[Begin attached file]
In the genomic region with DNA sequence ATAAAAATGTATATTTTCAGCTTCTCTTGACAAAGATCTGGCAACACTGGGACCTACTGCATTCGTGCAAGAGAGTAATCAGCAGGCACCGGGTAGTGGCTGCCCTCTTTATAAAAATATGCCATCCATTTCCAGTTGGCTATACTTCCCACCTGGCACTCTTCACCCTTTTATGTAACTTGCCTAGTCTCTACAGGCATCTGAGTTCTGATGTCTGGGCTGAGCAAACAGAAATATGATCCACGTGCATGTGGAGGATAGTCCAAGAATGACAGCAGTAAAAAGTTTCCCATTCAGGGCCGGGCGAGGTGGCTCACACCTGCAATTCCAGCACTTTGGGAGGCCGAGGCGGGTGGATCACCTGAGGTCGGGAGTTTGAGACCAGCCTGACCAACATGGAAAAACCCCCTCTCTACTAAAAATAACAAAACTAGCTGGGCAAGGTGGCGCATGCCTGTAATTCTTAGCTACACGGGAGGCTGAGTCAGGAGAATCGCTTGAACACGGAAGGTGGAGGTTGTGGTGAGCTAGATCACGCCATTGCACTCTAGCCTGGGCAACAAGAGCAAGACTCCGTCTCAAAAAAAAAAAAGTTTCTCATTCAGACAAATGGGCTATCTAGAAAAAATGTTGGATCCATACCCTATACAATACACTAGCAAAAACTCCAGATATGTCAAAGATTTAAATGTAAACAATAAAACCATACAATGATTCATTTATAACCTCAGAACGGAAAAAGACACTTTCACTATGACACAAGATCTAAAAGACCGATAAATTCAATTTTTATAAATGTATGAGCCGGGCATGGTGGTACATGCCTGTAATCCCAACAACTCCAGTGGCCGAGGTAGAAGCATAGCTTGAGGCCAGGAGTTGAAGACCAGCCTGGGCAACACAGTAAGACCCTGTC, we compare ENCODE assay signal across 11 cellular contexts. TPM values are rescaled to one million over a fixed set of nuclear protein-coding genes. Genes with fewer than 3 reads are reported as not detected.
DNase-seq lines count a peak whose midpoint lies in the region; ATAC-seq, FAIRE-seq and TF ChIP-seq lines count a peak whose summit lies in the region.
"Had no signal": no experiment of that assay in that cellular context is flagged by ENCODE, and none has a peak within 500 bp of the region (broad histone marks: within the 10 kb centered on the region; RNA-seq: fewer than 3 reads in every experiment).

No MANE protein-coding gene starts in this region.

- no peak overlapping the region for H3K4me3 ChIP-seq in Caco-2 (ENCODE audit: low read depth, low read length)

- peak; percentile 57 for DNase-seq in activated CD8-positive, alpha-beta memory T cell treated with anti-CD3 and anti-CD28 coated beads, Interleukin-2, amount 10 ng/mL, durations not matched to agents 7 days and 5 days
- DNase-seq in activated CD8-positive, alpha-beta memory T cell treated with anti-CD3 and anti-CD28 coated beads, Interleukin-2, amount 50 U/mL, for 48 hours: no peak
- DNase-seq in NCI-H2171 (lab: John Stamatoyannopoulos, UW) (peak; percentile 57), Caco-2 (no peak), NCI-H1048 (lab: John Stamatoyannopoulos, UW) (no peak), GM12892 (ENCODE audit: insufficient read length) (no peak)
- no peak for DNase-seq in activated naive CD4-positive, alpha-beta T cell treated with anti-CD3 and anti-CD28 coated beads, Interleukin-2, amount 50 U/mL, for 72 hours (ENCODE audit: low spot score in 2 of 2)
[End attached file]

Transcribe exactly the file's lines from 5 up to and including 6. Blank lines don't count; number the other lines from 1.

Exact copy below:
- no peak overlapping the region for H3K4me3 ChIP-seq in Caco-2 (ENCODE audit: low read depth, low read length)

- peak; percentile 57 for DNase-seq in activated CD8-positive, alpha-beta memory T cell treated with anti-CD3 and anti-CD28 coated beads, Interleukin-2, amount 10 ng/mL, durations not matched to agents 7 days and 5 days